24 September 2010

Sweet corn (maize, maïs) chowder

Yesterday we brought in about the last of our sweet corn — that's maize or maïs — crop. It was 10 more ears, most of which were fully formed and pretty. Two or three were kind of stunted or only partially covered in kernels, but that's not bad. Sweet corn was a garden success this year.

Last year we planted only 6 or 8 stalks of corn, and that wasn't enough. Corn needs to be planted in quantity and the stalks need to be close together to make sure that cross-pollination takes place. You only get one or two ears per plant, so to make it worthwhile you have to plant a lot of it. We had about two dozen sweet corn plants, of two or three varieties, this year.

Some of the ears of corn that we harvested yesterday

That gave us enough corn so that we could really enjoy it in August and September. Sweet corn is not something you can find easily in France. Eating corn on the cob or corn soups isn't part of French custom. About the only way you ever see corn, in fact, is in salads — often in something called a salade mexicaine, with corn kernels and tomatoes. And that corn nearly always comes out of a can. They don't even sell frozen corn in the supermarkets.

These are pork lardons — smoked, salted, or plain —that you
can buy in packages at the supermarket in France.

We've eaten corn on the cob a half-dozen times now, and Walt made a batch of creamed corn a couple of weeks ago. Yesterday I decided to make corn chowder for lunch, with bacon and potatoes in it. I was inspired by a recipe in an American book called Cooking Across the South, published in 1980.

Instead of powdered cayenne pepper, we included a
sliced fresh cayenne pepper from the garden
in the soup. The herb is parsley.

I think you could make this chowder with canned or frozen corn kernels, but fresh is obviously better. You cut the kernels off the cob with a knife, standing the ear of corn on its end and slicing downward. Then scrape the ear to get all the good pulp and juice for the soup. Add as much water as you need to get a soupy consistency.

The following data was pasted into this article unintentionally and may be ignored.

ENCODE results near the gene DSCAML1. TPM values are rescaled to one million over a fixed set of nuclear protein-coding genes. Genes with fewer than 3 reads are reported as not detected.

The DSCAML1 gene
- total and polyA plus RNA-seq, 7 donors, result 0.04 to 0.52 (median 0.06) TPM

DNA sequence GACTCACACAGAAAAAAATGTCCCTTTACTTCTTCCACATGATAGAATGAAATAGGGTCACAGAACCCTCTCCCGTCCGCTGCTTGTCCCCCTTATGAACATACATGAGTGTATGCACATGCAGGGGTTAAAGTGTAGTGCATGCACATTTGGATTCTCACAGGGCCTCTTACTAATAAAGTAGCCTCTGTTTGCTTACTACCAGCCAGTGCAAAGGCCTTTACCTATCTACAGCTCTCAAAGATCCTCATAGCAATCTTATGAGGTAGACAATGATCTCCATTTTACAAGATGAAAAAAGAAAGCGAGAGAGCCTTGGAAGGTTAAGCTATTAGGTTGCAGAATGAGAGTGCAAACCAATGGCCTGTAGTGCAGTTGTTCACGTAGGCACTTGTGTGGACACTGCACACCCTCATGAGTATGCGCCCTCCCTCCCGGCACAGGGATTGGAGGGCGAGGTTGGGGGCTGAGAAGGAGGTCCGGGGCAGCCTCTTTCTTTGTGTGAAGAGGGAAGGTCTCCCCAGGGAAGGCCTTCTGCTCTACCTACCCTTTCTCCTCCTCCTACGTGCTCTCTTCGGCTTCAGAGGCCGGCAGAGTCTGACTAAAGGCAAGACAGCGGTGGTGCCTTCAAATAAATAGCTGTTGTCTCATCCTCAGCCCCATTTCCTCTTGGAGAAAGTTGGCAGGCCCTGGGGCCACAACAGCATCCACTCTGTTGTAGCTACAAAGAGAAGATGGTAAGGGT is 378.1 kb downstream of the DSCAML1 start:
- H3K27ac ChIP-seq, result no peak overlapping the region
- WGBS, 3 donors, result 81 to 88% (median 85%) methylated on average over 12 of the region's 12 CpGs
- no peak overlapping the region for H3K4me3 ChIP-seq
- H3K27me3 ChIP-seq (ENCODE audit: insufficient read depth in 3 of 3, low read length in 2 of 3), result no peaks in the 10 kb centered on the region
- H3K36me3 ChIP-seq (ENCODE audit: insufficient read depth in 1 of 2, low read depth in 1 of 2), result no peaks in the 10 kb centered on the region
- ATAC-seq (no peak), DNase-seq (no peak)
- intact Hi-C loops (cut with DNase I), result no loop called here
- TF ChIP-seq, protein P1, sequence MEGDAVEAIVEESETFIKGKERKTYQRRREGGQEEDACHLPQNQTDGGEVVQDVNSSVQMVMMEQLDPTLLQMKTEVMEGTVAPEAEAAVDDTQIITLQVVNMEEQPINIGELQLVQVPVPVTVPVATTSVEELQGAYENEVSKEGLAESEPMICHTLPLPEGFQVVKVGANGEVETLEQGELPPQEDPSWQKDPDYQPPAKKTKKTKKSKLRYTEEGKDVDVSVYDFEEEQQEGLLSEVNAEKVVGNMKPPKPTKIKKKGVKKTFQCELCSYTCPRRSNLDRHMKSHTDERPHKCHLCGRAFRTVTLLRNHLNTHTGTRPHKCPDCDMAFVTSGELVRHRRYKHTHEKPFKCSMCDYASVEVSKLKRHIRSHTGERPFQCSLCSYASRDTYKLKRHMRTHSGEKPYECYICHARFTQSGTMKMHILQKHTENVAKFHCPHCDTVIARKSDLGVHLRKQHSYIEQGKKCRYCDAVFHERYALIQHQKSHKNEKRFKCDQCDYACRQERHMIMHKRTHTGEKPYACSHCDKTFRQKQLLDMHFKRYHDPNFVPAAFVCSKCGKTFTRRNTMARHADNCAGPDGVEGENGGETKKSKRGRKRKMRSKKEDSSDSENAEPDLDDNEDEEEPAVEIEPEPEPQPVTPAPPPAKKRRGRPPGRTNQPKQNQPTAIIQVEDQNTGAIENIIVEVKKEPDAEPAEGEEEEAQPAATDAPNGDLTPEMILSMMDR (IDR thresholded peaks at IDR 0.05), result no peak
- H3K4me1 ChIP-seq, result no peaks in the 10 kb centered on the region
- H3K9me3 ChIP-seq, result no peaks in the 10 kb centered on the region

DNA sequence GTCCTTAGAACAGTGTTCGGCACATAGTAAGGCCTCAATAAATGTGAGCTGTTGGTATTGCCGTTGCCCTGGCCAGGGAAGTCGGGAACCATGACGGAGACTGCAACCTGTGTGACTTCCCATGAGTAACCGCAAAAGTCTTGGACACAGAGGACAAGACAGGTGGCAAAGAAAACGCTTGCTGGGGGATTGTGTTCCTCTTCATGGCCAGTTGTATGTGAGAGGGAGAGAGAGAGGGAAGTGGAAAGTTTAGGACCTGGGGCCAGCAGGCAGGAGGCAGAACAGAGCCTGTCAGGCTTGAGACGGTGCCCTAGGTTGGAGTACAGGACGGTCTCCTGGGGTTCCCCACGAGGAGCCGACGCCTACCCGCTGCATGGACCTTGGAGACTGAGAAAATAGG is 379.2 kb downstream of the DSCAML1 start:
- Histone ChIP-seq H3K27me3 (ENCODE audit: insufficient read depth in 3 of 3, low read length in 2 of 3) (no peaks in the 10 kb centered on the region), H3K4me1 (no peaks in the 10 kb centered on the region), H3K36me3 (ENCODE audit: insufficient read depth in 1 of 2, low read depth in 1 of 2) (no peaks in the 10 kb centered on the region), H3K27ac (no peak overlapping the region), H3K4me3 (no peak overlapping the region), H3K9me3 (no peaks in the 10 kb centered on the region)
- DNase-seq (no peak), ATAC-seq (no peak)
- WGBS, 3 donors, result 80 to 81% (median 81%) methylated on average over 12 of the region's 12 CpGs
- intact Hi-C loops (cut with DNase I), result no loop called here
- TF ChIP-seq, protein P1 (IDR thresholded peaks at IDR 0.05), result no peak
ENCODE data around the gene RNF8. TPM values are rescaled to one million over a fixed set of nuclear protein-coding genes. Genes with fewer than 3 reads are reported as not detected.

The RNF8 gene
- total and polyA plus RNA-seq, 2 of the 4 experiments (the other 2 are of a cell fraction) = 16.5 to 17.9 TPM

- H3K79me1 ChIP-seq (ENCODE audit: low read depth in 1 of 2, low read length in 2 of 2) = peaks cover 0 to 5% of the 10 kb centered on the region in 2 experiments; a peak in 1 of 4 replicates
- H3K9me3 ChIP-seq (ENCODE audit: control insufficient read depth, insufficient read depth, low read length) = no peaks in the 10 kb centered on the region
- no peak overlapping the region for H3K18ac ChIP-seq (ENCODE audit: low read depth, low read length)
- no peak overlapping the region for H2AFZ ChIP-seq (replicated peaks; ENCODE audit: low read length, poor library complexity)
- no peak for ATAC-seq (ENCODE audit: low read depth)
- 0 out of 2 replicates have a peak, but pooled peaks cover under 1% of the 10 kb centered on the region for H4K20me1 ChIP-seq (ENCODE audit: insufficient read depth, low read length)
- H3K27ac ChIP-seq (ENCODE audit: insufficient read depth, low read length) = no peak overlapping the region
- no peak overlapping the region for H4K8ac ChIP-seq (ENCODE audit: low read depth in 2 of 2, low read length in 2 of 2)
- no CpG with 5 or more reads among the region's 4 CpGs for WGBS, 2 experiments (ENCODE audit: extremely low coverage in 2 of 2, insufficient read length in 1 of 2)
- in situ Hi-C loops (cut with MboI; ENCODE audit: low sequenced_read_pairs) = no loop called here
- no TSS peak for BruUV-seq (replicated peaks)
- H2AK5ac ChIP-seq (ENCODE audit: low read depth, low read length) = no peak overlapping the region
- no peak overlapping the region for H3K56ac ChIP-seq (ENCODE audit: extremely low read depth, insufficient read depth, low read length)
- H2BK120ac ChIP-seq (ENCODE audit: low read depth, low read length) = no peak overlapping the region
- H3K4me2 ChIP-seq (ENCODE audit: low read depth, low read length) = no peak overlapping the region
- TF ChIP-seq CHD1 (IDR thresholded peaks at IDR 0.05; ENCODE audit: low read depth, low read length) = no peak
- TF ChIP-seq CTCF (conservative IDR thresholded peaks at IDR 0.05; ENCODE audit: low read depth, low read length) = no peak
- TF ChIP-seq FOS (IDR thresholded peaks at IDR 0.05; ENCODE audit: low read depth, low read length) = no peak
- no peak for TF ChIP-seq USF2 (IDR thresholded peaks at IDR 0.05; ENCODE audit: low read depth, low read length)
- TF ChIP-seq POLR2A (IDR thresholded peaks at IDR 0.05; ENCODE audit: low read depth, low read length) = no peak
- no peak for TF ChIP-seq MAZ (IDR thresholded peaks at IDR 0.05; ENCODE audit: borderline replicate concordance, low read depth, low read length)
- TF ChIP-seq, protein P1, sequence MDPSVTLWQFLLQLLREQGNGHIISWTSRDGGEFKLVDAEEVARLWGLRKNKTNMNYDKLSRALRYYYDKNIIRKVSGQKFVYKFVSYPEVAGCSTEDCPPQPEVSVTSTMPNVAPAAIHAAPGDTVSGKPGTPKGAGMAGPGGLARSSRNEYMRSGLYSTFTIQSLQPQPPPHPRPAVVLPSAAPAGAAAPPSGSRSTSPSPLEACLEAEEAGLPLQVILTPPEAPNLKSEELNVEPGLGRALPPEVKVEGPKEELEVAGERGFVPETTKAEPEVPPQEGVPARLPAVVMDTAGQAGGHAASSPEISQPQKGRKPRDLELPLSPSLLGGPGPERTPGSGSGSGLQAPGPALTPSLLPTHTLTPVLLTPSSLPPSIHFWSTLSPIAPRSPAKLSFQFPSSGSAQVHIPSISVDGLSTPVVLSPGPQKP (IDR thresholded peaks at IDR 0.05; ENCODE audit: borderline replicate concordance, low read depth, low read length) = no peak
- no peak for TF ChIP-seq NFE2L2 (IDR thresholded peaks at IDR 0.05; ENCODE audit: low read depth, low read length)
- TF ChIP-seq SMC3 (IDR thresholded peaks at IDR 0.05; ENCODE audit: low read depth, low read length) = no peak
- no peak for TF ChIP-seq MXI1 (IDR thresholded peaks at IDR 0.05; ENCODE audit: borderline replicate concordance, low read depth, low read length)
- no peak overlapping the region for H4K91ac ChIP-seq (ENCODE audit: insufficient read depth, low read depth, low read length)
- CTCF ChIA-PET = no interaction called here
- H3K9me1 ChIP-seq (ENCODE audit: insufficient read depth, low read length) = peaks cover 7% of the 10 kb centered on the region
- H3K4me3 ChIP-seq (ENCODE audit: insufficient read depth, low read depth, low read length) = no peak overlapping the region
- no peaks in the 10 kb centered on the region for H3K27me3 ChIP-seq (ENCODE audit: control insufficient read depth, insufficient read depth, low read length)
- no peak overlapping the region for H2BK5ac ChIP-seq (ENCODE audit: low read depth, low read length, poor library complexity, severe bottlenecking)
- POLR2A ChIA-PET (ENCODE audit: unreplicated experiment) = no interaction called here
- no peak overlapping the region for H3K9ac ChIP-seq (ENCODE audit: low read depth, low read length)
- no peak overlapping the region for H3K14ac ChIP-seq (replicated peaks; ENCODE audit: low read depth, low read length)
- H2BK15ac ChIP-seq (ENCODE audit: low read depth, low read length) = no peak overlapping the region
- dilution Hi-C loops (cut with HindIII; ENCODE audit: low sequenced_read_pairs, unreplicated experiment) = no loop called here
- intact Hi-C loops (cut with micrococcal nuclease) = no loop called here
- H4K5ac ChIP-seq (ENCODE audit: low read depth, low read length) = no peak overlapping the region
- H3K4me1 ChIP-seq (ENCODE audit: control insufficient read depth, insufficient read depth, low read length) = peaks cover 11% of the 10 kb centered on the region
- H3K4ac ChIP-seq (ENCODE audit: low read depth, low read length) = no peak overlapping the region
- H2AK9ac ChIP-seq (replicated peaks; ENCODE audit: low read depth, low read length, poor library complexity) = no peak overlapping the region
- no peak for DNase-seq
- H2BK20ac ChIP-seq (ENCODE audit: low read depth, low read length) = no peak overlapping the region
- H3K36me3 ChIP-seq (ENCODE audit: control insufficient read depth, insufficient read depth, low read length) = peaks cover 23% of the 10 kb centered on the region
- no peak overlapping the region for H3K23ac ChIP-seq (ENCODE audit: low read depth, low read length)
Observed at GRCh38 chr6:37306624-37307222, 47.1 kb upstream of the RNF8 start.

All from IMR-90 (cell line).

Corn Chowder

6 to 8 oz. diced ham or bacon (lardons)
1 Tbsp. butter
1 large onion, chopped
3 cloves garlic, chopped
4 cups whole kernel corn (about 6 ears)
4 cups peeled diced potatoes
½ cup corn meal
½ cup cream
½ cup milk
1 pinch cayenne pepper
1 tsp. turmeric (for color)
½ tsp. nutmeg
salt and pepper to taste
4 cups hot water (or more as needed)
1 Tbsp. sugar (or more to taste)
fresh herbs (for garnish)

In a heavy kettle or pot, fry the pork lardons (diced ham or bacon) in a little butter until lightly browned; add onion and garlic, and cook until tender.

Add corn, potatoes, and corn meal, and stir well. Add seasonings to taste, and cover with boiling water. Add more or less sugar, to taste, depending on how sweet the corn is.

Cover pot and simmer for 45 minutes on low heat, stirring occasionally. Serve hot in soup bowls and garnish each serving with fresh chopped herbs (parsley, cilantro, basil, or tarragon, for example).

Some recipes call for using flour or cracker crumbs as a thickener in this kind of chowder, but to me it makes sense to thicken it with finely ground corn meal, if you can find it. Another way to thicken the soup is to use a potato masher to break up the cooked potatoes before you serve it.


  1. Do you ever give Callie the cob after you've eaten the corn off it? My dog loves this. Best done outside, though.

    This corn chowder looks great.

  2. Have you ever invited your neighbors to eat fresh corn?

  3. Ken, I don't think I have seen "corn meal" here in the UK. What would be an equivalent? I don't think it's the same as cornflour, which is very fine. Could it be polenta?

  4. Back in the late 70's, we had guests from Germany visiting us in Michigan. Corn on the cob was for dinner and they acted shocked...they thought it was food for the pigs. (Seed corn.) Boy did we win them over. They still talk about the corn to this day. You did a great job on your garden this year.

  5. Oh how lovely that corn looks! I made sure to eat a lot of it in California this summer because I knew I'd never see it back here in Paris. The occasional rather sad looking one, yes, but not fresh and sweet like we have in the US. And that pitiful salade mexicaine...why bother?

  6. Am I correct in thinking that corn meal equates to polenta--or pretty close? That recipe sounds very good, and one of these days the weather will get cooler for cooking and eating heavier soups.

  7. Emm, yes, and Jean, corn meal is more like polenta than it is like what is called corn flour in GB and what we call corn starch in the US. In France, polenta comes in seveal forms, including coarsely ground (semoule) and finely ground ("meal). At ParisStore in Tours-Nord or Blois I can buy polenta that is finely ground meal. it comes from Italy.

    Emm, by the way, our high temperature in Saint-Aignan today is predicted to be 59ºF. That's 15ºC, and it's chilly. Skies are gray.


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